Eventually, the couple settled in Guatemala, but were forced to flee when a 1954 CIA-sponsored coup ousted progressive President Jacobo Arbenz Guzmán.
After the triumph of the 1959 Cuban Revolution, Moreno spent time teaching on the island. She later returned to Guatemala, where she was interviewed by several historians before she died.
Although Luisa Moreno is a major figure in the pre-Chicano Movement and the American labor movement, her role is often overlooked.
Since the 1970s, activists and historians have attempted to reconstruct her role in the movements and give her appropriate credit. Among them are the muralist and professor Judy Baca, who memorialized the organization of Cal San workers in her Great Wall of Los Angeles.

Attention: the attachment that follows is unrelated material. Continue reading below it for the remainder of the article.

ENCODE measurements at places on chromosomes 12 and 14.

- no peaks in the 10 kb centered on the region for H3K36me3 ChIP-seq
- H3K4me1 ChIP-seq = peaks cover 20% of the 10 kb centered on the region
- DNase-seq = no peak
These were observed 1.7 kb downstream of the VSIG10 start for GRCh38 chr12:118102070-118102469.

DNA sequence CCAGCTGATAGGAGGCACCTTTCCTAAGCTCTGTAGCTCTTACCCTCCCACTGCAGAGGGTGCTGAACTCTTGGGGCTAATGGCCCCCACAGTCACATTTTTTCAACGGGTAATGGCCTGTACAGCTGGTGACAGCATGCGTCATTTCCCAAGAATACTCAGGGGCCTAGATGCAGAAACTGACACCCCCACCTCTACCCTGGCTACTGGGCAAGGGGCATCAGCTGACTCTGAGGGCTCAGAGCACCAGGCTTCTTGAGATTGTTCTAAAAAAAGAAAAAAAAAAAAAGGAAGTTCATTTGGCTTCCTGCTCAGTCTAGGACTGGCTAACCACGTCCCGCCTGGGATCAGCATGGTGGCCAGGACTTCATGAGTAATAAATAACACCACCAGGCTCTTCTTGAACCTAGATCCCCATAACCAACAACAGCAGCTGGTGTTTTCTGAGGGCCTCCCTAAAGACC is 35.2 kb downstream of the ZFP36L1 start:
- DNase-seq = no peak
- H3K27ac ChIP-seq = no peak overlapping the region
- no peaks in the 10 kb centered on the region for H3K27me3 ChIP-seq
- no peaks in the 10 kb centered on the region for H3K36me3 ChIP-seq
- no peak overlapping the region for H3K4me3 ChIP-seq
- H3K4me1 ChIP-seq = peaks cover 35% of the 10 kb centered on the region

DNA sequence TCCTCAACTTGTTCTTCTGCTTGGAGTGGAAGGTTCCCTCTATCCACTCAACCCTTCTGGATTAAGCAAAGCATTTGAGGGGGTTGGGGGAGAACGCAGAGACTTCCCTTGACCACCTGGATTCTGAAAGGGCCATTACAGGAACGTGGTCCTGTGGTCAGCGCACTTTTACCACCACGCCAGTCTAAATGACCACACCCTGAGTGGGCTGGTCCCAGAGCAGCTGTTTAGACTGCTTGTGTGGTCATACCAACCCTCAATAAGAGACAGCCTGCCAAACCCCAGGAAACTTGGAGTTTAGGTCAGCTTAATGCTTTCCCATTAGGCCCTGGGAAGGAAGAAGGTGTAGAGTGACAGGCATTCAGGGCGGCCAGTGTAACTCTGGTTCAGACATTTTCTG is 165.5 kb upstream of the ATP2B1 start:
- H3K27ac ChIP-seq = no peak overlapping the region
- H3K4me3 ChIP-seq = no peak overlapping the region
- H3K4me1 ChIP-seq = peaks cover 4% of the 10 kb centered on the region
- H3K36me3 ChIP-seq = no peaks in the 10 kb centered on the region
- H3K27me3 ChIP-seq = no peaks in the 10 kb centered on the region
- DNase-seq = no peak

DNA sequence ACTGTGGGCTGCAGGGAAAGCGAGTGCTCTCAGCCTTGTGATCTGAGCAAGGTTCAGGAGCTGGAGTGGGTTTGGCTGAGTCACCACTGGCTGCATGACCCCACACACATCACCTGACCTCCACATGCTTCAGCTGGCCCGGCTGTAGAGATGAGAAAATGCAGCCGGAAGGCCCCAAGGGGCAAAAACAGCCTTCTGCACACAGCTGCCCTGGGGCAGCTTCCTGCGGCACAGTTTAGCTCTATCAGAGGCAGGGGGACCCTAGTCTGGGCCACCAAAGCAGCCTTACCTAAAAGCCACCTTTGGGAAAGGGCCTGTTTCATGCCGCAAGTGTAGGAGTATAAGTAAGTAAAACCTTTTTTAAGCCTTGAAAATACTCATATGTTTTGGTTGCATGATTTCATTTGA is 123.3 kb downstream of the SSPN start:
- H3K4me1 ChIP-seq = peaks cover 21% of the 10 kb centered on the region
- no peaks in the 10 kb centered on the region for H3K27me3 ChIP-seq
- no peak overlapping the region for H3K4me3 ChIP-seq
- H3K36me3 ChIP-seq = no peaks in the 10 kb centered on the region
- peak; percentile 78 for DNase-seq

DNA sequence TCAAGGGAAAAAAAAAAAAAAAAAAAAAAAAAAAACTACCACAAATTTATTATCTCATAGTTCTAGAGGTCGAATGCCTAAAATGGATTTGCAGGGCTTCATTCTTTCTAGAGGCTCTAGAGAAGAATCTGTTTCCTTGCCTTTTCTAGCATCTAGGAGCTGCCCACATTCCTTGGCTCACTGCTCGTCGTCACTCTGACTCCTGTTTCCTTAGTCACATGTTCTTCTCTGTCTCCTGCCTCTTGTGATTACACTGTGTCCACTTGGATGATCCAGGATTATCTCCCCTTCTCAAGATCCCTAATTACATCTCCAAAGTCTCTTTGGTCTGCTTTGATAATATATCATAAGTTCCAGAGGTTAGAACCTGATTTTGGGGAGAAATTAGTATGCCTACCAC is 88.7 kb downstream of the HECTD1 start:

The wall, a visual representation of the history of Los Angeles, pays tribute to Moreno by including an image of her face surrounded by images of strikers. Moreno’s story has been featured in the National Museum of American History’s “American Enterprise” installation.
Luisa Moreno stands on a balcony in Mexico City, 1927. Photograph used on promotional postcard for “Latinas in the United States: A Historical Encyclopedia.” Gift of Vicki L. Ruiz.